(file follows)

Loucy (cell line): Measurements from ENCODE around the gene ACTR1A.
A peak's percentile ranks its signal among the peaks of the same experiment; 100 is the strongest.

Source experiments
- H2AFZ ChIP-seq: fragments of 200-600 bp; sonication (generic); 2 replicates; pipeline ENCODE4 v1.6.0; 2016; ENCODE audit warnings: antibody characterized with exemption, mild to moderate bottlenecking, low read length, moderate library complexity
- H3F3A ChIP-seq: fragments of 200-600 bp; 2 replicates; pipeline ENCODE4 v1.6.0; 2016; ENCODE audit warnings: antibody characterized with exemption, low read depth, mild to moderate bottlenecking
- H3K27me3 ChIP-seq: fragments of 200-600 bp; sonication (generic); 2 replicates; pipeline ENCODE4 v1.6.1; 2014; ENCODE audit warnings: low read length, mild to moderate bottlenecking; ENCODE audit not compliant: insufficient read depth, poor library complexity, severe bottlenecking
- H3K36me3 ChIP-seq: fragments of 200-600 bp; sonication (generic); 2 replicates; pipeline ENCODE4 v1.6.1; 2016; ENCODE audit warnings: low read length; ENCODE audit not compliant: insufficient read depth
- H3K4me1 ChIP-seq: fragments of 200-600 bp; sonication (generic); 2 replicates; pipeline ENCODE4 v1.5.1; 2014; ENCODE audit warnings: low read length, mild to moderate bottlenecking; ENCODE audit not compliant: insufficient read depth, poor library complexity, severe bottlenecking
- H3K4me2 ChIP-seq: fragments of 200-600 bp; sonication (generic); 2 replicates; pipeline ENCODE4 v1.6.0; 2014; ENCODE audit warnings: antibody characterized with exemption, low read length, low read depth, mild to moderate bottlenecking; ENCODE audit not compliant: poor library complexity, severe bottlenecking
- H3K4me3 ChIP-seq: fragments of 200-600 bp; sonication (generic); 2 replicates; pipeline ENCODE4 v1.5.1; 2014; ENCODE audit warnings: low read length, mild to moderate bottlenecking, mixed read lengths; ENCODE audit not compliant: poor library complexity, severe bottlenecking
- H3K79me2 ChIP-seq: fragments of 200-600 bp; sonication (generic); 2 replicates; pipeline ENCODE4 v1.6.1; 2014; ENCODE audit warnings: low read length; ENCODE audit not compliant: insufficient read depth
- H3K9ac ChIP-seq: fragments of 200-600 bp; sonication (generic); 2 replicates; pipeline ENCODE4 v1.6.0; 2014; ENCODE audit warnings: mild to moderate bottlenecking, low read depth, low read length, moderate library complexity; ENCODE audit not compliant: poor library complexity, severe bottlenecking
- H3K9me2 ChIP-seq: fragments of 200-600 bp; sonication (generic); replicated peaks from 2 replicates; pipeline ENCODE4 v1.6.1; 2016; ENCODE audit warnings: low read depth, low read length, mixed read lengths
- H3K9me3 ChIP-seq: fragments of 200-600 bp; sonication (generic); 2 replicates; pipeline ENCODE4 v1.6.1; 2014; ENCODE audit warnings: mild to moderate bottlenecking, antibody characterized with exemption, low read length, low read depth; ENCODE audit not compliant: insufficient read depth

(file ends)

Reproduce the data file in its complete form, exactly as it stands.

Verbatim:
Loucy (cell line): Measurements from ENCODE around the gene ACTR1A.
A peak's percentile ranks its signal among the peaks of the same experiment; 100 is the strongest.

Source experiments
- H2AFZ ChIP-seq: fragments of 200-600 bp; sonication (generic); 2 replicates; pipeline ENCODE4 v1.6.0; 2016; ENCODE audit warnings: antibody characterized with exemption, mild to moderate bottlenecking, low read length, moderate library complexity
- H3F3A ChIP-seq: fragments of 200-600 bp; 2 replicates; pipeline ENCODE4 v1.6.0; 2016; ENCODE audit warnings: antibody characterized with exemption, low read depth, mild to moderate bottlenecking
- H3K27me3 ChIP-seq: fragments of 200-600 bp; sonication (generic); 2 replicates; pipeline ENCODE4 v1.6.1; 2014; ENCODE audit warnings: low read length, mild to moderate bottlenecking; ENCODE audit not compliant: insufficient read depth, poor library complexity, severe bottlenecking
- H3K36me3 ChIP-seq: fragments of 200-600 bp; sonication (generic); 2 replicates; pipeline ENCODE4 v1.6.1; 2016; ENCODE audit warnings: low read length; ENCODE audit not compliant: insufficient read depth
- H3K4me1 ChIP-seq: fragments of 200-600 bp; sonication (generic); 2 replicates; pipeline ENCODE4 v1.5.1; 2014; ENCODE audit warnings: low read length, mild to moderate bottlenecking; ENCODE audit not compliant: insufficient read depth, poor library complexity, severe bottlenecking
- H3K4me2 ChIP-seq: fragments of 200-600 bp; sonication (generic); 2 replicates; pipeline ENCODE4 v1.6.0; 2014; ENCODE audit warnings: antibody characterized with exemption, low read length, low read depth, mild to moderate bottlenecking; ENCODE audit not compliant: poor library complexity, severe bottlenecking
- H3K4me3 ChIP-seq: fragments of 200-600 bp; sonication (generic); 2 replicates; pipeline ENCODE4 v1.5.1; 2014; ENCODE audit warnings: low read length, mild to moderate bottlenecking, mixed read lengths; ENCODE audit not compliant: poor library complexity, severe bottlenecking
- H3K79me2 ChIP-seq: fragments of 200-600 bp; sonication (generic); 2 replicates; pipeline ENCODE4 v1.6.1; 2014; ENCODE audit warnings: low read length; ENCODE audit not compliant: insufficient read depth
- H3K9ac ChIP-seq: fragments of 200-600 bp; sonication (generic); 2 replicates; pipeline ENCODE4 v1.6.0; 2014; ENCODE audit warnings: mild to moderate bottlenecking, low read depth, low read length, moderate library complexity; ENCODE audit not compliant: poor library complexity, severe bottlenecking
- H3K9me2 ChIP-seq: fragments of 200-600 bp; sonication (generic); replicated peaks from 2 replicates; pipeline ENCODE4 v1.6.1; 2016; ENCODE audit warnings: low read depth, low read length, mixed read lengths
- H3K9me3 ChIP-seq: fragments of 200-600 bp; sonication (generic); 2 replicates; pipeline ENCODE4 v1.6.1; 2014; ENCODE audit warnings: mild to moderate bottlenecking, antibody characterized with exemption, low read length, low read depth; ENCODE audit not compliant: insufficient read depth